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Fortune Global Forum explores China's new future

China.org.cn  14:56, June 07, 2013  

Fortune Global Forum participants attended a welcome reception in Chengdu Thursday evening, where they heard a keynote address from Chinese Vice Premier Zhang Gaoli. Themed "China's New Future" and scheduled for June 6-8, the Chengdu forum convenes over 600 heavyweights from the political, business and academic world. Participants hope to develop long-term success strategies for Chinese and global companies alike as they explore sustainable development, innovation and technology, global finance and economic recovery and the "China century." (Source: China.org.cn)

BEIJING, June 7 (Xinhuanet) -- China's transformation of its economic growth pattern, the urbanization drive and the West China Development campaign are considered big business opportunities by savvy multinational executives around the world. In this light, Fortune magazine decided to take its global forum back to China this year.

The 2013 Fortune Global Forum -- a gathering of top corporate CEOs, government officials and academics -- kicked off on Thursday afternoon in Chengdu, a flourishing city in Southwest China's Sichuan Province, themed "China's New Future." More than 600 participants, the largest attendance in the forum's 12-year history, aim to gain some insight into the trends and forces that are redefining economic growth in China, the world's second largest economy, and in the whole world in general.

In his remarks at the forum's opening plenary session, Andy Serwer, managing editor of Fortune, said the forum will thoroughly examine the impact of events such as China's 12th Five-Year Plan, urbanization and China's "west-bound" move.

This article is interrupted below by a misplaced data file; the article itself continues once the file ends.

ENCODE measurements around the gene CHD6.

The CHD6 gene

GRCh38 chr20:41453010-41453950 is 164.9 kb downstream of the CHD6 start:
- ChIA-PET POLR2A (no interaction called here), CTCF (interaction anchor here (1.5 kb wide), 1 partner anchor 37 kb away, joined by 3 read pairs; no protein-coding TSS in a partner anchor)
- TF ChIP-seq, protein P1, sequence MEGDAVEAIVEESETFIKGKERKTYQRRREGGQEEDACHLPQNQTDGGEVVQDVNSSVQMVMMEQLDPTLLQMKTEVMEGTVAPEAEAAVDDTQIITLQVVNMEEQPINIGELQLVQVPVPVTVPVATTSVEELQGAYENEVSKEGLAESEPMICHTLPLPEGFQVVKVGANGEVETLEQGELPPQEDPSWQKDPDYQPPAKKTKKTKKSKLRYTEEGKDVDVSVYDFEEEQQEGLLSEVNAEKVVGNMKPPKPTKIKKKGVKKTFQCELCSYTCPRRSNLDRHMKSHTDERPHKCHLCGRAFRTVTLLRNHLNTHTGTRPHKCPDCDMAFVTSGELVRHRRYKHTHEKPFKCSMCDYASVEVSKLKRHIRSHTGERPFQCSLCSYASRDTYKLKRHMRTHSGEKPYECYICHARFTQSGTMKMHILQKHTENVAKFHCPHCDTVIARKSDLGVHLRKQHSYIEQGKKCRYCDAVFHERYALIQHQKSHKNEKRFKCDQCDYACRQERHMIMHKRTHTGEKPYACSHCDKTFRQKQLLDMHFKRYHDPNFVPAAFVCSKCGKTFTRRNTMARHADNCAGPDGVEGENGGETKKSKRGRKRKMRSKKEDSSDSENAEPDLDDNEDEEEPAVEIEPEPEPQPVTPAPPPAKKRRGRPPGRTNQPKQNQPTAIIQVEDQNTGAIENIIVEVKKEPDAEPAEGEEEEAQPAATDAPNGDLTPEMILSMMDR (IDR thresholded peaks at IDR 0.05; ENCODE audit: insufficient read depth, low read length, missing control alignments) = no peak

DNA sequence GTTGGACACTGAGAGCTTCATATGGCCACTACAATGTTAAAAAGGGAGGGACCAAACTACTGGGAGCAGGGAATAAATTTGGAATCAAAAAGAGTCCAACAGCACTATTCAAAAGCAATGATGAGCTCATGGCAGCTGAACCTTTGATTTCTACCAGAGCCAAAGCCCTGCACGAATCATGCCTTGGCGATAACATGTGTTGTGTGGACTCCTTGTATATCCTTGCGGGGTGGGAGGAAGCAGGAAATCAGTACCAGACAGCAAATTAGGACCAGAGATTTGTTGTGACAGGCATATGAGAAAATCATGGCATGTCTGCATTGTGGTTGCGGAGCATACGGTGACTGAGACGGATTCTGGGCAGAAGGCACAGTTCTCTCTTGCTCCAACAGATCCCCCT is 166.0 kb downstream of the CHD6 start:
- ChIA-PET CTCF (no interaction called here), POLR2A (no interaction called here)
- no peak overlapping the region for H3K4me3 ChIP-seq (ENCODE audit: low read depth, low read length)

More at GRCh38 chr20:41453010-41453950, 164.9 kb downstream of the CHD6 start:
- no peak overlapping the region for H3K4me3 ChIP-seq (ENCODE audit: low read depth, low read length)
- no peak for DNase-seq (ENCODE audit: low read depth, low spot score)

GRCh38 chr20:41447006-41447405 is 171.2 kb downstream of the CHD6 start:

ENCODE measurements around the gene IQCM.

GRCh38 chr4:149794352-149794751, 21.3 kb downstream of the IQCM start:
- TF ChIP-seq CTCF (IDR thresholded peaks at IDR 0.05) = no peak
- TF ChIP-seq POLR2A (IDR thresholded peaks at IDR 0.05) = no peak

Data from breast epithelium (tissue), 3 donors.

To illustrate the economic power of China's 1.3 billion consumers, Serwer cited the online sales figures on China's Singles' Day, which is considered the alternative to the U.S. Valentines' Day and falls on November 11 every year.

"In 2010, online sales on Singles Day added up to US$300 million(in China), but two years later -- in 2012 -- people went online and spent US$4 billion on that [very same] day," he said.

Serwer estimated the population of China's middle class, generated by the country's vibrant economic growth and major spending force, will reach 1 billion by 2030.

When identifying some of the challenges facing China's economy, Serwer said that the years from 2008 to 2011 were characterized by an imbalance between export and personal consumption, stressing that the balance of the economy based on the consumer side of the equation is crucial.

Expounding on the forum's theme of "China's New Future," Serwer thinks it is a future defined by a pro-consumption growth founded on three building blocks: The transition from a manufacturing and export model to a service economy, the urbanization and the development of a social security network.

"The service economy of course creates jobs, producing 30 percent more jobs per U.S. dollar in GDP than manufacturing. Yet China's service industry only contributes 43 percent to the GDP, compared to 80 percent in the U.S," Serwer pointed out, adding that a service economy is also resource-light and more sustainable.

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(Editor:ZhangQian、Yao Chun)